We explain how the rotation of a discus makes it into a reasonably efficient airfoil generating substantial lift at a lift/drag ratio ~ 3, thus increasing the length of the throw with 5-10 meters. The rotation makes the boundary layer turbulent which delays separation at the high angle of attack in descent.
The flight of a discus is similar to the flight of a a frisbee as studied in the Knol Why a Frisbee Flies So Well.
A properly thrown discus acts like a symmetric wing generating lift with a lift/drag ratio ~ 3 at an angle of attack ~ 30 degrees, as explained in the Knol Why It Is Possible to Fly , which can increase the length of the throw by 5 meters in a head wind of 10m/s.
Robert Garret 1896 Olympics Wood discus weight: 2 kg diameter: 0.22 m thickness: 12 - 46 mm.
Assuming that lift and drag are constant during the flight and that the discus has unit mass, it follows by elementary mechanics that the time of flight T and traveled distance d are given by the following formulas:
T = (V sin(a) + sqrt(V2 sin2 (a) + 2gh) )/G
d = V cos(a) T - DT2 /2
where V is the initial speed, a is the launch angle, h the launch height, G = g - L the effective vertical force with g the gravitational force and L the vertical lift force and D the horisontal drag force.
The maximal lift coefficient at 30 degrees of angle of attack is ~ 1.0 with lift/drag ratio ~ 3 [1].
Typical values are V = 20 m/s, a = 35 degrees, h=1.5 m , G = 0.8g which gives T ~ 4 s and d ~ 80 m, see also Optimal discus trajectories.
In the following pictures we decribe how the flow of air around a wing generates large lift and small drag by a perturbation of zero lift/drag potential flow arising from a mechanism of instability at separation changing the pressure distribution around the trailing edge. The perturbed flow does not separate at the crest because the boundary layer is turbulent which in a fluid of small viscosity acts like a slip boundary condition. On the other hand, viscous flow with a laminar boundary layer separates at the crest and gives poor lift and large drag.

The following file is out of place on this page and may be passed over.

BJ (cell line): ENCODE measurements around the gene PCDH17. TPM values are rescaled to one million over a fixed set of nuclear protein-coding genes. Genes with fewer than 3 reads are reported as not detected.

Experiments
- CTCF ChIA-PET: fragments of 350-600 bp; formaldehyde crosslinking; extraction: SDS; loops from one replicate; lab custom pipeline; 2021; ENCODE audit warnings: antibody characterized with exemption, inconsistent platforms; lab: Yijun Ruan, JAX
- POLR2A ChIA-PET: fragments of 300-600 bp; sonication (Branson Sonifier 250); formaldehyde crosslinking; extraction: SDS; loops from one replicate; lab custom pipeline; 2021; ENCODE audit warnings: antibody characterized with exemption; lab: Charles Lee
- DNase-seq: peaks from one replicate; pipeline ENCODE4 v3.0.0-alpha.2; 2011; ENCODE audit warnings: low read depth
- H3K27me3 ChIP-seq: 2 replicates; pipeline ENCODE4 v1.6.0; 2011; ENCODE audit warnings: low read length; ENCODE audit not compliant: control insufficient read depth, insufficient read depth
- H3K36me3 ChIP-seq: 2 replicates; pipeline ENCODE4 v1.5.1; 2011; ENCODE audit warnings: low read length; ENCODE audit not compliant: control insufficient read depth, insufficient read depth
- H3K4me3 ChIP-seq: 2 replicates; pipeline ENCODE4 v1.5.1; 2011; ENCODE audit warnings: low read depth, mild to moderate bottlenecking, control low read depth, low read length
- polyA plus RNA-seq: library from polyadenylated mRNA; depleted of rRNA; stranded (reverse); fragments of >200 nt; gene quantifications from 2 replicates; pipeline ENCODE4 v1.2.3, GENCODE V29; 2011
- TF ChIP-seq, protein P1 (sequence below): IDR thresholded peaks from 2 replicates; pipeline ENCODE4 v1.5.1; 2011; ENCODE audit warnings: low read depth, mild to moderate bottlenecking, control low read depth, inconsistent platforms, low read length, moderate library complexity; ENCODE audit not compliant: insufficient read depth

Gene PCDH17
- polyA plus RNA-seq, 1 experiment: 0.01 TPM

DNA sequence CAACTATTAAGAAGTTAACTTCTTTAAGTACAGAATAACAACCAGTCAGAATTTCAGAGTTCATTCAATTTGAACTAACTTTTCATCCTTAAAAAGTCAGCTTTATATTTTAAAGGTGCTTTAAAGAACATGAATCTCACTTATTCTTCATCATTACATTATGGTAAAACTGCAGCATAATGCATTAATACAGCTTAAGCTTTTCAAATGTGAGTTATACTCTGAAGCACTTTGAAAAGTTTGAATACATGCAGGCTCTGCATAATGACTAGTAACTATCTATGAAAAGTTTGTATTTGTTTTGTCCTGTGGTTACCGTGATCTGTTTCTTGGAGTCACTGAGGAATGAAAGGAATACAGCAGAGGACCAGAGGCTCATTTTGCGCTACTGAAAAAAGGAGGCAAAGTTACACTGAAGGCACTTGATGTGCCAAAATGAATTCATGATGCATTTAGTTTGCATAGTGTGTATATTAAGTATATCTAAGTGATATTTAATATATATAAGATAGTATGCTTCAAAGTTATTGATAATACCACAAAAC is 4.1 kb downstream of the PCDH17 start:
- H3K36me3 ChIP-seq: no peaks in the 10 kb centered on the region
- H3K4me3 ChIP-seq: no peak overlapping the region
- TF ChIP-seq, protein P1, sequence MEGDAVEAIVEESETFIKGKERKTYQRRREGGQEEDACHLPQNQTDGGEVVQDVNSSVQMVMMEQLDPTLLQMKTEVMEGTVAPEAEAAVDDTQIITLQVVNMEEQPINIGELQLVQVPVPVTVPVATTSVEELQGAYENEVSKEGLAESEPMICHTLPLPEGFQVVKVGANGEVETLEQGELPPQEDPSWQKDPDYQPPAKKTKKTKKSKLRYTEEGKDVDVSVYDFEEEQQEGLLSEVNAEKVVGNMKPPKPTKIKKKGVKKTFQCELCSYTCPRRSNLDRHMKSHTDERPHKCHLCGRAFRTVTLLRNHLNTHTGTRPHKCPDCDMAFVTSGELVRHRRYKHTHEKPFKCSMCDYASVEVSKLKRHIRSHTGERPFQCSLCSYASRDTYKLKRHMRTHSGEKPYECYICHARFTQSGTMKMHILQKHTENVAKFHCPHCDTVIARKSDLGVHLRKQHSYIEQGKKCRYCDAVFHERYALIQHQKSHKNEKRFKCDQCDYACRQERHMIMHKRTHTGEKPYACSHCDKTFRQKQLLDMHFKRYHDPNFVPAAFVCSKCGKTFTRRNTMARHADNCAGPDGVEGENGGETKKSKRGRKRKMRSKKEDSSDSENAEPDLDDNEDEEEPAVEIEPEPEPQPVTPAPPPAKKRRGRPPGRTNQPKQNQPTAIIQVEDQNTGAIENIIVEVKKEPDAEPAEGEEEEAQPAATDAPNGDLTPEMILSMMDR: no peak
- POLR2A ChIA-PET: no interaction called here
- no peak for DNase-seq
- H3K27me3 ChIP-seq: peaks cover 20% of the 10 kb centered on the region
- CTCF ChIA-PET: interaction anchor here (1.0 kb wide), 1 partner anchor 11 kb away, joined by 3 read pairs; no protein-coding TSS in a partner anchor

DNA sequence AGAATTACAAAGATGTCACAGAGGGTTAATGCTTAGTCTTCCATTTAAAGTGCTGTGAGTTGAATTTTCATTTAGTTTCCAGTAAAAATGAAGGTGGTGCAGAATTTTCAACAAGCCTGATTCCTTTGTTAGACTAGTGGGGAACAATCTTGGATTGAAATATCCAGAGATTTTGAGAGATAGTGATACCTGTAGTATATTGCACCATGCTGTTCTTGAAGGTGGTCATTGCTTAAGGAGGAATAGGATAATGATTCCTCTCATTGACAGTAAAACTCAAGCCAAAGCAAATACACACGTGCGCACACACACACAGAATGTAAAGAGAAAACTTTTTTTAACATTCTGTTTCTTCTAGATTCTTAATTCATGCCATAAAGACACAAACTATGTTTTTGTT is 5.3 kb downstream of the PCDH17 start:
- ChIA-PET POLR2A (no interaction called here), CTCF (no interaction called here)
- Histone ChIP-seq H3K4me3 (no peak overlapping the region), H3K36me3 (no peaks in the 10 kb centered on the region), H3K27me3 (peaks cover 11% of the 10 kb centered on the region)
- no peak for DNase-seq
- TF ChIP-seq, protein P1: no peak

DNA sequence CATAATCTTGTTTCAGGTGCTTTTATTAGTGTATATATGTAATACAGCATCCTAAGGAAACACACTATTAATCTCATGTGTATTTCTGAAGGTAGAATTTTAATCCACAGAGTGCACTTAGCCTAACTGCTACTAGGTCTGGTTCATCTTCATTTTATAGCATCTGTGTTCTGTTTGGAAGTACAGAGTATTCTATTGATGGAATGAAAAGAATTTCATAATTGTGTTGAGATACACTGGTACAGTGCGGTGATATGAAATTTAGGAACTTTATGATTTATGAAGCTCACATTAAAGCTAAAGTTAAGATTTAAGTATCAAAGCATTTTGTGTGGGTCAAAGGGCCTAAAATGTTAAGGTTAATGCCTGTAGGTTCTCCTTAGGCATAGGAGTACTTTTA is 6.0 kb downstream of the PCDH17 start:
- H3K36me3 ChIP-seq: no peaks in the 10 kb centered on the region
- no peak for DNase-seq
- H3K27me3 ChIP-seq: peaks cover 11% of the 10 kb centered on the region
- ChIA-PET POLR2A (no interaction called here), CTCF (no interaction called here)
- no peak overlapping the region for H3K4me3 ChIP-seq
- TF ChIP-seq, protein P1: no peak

Sideview of velocity and pressure, and topview of streamwise vorticity of Naca0012 wing at aoa = 14 . Observe the turbulent streamwise vorticity emanating from separation instability. Computed solution of the Navier-Stokes equations with slip boundary condition [1] . It is possible that the rims (and holes of some frisbees) of a frisbee trigger transition to turbulence in the boundary layer and thus improves
the flight.
Principle of action of a wing: Potential flow (upper left) with zero lift/drag modified by low-pressure counter-rotating rolls of streamwise vorticity from instability mechanism at separation (upper right), switching the pressure on rear wing (bottom left ) to give both lift and drag (H high, L low pressure). Viscous flow separating at the crest with low lift and large drag (bottom right).
We see that lift peaks at 20 degrees angle of attack with lift/drag ratio ~ 3 .
Lift/drag ratio of a Naca0012 airfoil as function of the angle of attack
Drag as function of the angle of attack
The rotation of a discus has several effects:
- It stabilizes the flight into maintaining the launch angle, although it increases slightly due to precession as explained in Why a Frisbee Flies so Well.
- It makes the boundary layer turbulent which delays separation and maintains a useful lift/drag ratio.
The angle of attack changes during the flight since the flight direction changes, and is in fact negative at launch but increases to a positive maximum in descent, during which the lift helps to prolong the flight.
Discus launch
Assuming G = 0.8g during half of the flight increases d by 10 % or ~ 8 m from lift, while with D ~ 0.4 the
reduction is ~ 3m from drag , altogether ~ 5 m increase.
The World Record of discus throw is 74.08 m set in 1986 by Jürgen Schult (GER/GDR) , while for hammer throw it is 81 m and for javelin 98 m.
What determines if the boundary layer is turbulent (which is good) or laminar (which is bad) is the
Reynolds number = Re = UL/v where U i s a relevant speed, L is a relevant length scale and v is
(kinematic) viscosity which for air is about 0.00001. The switch from laminar to turbulent boundary layer occurs at Re ~ 100.000. The rotation increases the effective Reynolds number and helps the boundary to turn turbulent, thus improving lift and reducing drag.
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